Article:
In short, pirate flags are sexy … and sexy sells. Unfortunately, there's no tangible evidence to suggest that the most iconic pirate flags were particularly common, or even real, in some cases. For all we know, the real flags of pirates were total snoozefests.

They were lawless

Pirate ships are often depicted as reckless and lawless places where drunken rowdiness rules and mutiny is always a possibility. However, recent research suggests pirate ships were well organized and sophisticated, balancing power and exercising democracy.

Crews on pirate ships were diverse, often comprising freed slaves and volunteers, with little tying individuals to each other outside of the job. According to The New Yorker, "pirate ships were governed by what amounted to simple constitutions that, in greater or lesser detail, laid out the rights and duties of crewmen, rules for the handling of disputes, and incentive and insurance payments to insure crewmen would act bravely in battle." Pirates were keen on democratic rule, as many had sailed previously under the autocratic rule of the Royal Navy, making sure power was, according to economist Peter Leeson, both divided and limited. Captains and quartermasters were elected, and their positions were not guaranteed. Spoils were divided more or less equally, as was dictated and agreed upon in writing, and juries were in charge of judging alleged crimes. They even were apt to treat their prisoners well, as this encouraged ships to surrender rather than fight, making for easier pickings. All things considered, your standard pirate ship was a more fair and democratic workplace than your current job.

Sure, pirates weren't exactly the nicest people around. As pirate expert Kenneth Kinkor puts it, "They were nasty, brutal and vicious people. But they lived in an age that was extraordinarily nasty, brutal and vicious." The bottom line is: if you lived in the golden age of piracy, working on a pirate ship certainly wasn't the worst thing you could do.

They liked to bury their treasure

One thing we know pirates were good at is burying their treasure and making maps to find it. X marks the spot, right?

Wrong! Turns out, pirates weren't really that big on burying treasure. In fact, there's only a couple recorded cases in which we can assume a pirate buried their booty. The first comes from the legendary Francis Drake, who apparently buried more than a few tons of Spanish gold and silver somewhere along the Panamanian coast, as players of the Uncharted video game series know all about. The second case is Captain Kidd, who allegedly buried millions of dollars' worth of goodies on Gardiners Island. Unfortunately for Kidd, he was hanged before he could ever get back to it.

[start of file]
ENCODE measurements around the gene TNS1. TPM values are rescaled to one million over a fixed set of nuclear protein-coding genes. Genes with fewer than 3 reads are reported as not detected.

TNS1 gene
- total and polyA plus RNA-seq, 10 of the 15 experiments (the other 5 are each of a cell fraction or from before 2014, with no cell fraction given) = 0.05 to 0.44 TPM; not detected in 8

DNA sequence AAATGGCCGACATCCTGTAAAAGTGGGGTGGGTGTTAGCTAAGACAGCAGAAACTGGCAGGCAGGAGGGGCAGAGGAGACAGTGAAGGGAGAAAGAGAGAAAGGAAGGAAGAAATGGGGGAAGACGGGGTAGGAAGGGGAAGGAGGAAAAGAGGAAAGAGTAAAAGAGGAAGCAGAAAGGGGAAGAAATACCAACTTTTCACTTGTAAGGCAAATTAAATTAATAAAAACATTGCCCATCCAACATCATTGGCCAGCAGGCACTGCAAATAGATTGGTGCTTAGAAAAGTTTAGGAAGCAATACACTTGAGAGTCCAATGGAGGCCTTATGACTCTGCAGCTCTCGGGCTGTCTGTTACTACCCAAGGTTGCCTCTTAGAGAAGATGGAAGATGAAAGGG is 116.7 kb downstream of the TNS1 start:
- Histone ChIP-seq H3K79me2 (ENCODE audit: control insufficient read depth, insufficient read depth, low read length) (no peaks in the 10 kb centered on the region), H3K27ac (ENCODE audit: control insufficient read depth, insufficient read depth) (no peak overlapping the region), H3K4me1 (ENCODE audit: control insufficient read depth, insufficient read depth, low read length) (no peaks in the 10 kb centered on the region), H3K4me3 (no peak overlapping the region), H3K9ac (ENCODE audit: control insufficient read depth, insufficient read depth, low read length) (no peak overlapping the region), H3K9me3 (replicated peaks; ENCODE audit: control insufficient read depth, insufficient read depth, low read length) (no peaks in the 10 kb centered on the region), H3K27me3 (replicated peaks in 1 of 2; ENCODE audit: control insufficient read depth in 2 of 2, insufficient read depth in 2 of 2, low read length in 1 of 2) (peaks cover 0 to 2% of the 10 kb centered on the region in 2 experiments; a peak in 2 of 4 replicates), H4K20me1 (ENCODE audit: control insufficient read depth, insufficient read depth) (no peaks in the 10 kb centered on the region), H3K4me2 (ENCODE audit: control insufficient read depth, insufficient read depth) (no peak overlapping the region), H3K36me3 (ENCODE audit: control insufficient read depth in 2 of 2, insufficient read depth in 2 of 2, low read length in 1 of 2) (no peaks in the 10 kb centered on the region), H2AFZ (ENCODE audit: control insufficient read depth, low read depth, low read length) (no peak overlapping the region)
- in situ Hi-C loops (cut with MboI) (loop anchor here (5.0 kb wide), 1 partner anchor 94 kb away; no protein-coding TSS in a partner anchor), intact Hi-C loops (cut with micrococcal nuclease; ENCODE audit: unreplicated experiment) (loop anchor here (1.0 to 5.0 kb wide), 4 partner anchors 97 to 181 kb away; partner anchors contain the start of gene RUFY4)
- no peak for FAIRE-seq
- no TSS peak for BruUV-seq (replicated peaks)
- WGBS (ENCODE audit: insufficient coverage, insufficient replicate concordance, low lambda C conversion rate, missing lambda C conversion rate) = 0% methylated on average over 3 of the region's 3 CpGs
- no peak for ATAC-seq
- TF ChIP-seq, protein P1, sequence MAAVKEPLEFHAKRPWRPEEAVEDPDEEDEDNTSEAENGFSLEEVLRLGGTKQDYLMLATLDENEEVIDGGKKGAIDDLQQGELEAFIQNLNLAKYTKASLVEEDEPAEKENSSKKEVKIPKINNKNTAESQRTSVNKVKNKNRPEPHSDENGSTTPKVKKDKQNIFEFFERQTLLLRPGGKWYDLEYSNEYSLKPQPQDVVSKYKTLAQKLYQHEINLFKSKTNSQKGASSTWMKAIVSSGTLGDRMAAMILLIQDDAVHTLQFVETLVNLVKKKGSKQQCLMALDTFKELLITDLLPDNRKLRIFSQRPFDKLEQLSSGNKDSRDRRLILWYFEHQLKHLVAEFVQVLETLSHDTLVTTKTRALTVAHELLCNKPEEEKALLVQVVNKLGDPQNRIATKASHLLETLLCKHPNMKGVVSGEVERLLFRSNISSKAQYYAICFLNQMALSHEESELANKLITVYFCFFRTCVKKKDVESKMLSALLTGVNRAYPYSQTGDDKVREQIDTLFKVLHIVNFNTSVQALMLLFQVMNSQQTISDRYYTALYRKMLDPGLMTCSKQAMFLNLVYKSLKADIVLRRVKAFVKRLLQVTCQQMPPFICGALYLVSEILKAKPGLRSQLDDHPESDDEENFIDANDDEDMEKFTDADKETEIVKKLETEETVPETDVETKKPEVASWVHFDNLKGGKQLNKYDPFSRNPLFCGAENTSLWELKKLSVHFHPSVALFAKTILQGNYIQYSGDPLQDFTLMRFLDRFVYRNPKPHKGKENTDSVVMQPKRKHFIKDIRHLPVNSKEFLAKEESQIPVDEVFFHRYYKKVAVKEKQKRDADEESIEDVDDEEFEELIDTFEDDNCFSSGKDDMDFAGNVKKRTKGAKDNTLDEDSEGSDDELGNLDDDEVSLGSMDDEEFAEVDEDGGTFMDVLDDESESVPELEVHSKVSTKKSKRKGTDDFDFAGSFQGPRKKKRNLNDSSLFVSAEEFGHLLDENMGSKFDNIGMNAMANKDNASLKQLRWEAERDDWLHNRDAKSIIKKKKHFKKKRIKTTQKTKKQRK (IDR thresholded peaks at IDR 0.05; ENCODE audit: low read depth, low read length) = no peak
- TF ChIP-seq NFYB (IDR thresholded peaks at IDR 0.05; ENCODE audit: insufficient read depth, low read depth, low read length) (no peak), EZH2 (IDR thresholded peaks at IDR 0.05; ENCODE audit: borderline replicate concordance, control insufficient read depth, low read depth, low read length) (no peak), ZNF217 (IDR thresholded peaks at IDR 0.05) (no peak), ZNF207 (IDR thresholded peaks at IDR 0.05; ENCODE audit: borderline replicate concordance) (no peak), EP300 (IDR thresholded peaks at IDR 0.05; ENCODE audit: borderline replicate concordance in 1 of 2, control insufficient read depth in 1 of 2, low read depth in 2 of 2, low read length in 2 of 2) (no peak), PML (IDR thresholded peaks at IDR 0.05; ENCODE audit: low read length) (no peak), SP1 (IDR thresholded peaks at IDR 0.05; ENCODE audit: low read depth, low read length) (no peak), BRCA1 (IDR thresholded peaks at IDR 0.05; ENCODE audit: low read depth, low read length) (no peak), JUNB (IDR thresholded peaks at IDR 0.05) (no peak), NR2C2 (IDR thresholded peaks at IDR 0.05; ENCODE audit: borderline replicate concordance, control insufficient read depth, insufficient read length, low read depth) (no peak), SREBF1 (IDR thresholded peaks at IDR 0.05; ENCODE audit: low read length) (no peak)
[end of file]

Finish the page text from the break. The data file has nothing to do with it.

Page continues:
Like pretty much every pirate myth, the idea that pirates buried their treasure stems from Robert Louis Stevenson's 1883 novel Treasure Island. Burying valuables, however, doesn't really make much sense, and pirates were far more keen on spending, rather than saving. Historian David Cordingly reckons that most pirates would blow their loads "on women, rum and gambling as soon as they returned to port."

If we were pirates, we too would rather spend our spoils than bury them somewhere in the dirt. If you don't use it, you lose it … as Captain Kidd found out the hard way.

They made people walk the plank

We've all seen the movies, and we've all made our friends do it into a swimming pool. If popular culture is to be believed, making prisoners and mutineers walk the plank was all the rage in the privateer days. But alas, popular culture isn't to be believed, as it's been responsible for more pirate myths than you can shake a peg leg at.

According to The Los Angeles Times, there's only one recorded instance in which pirates made someone walk the plank. One!

If pirates aboard a ship were interested in drowning someone, they were far more likely to simply throw the poor lad overboard. Making someone walk the plank would just be unnecessarily theatrical, though pirates were apparently fond of a good marooning.

It was, you guessed it, Robert Louis Stevenson's Treasure Island that brought walking the plank into the popular consciousness … though, this time, he wasn't alone. Daniel Defoe originated the idea, and authors Charles Ellms and Howard Pyle joined in on the fun, all ingraining the plank-walking myth into the minds of their readers.

Sorry to burst your bubble, but walking the plank simply didn't happen. If you were bad aboard a pirate ship, more likely than not, you just got flogged … which would suck, too.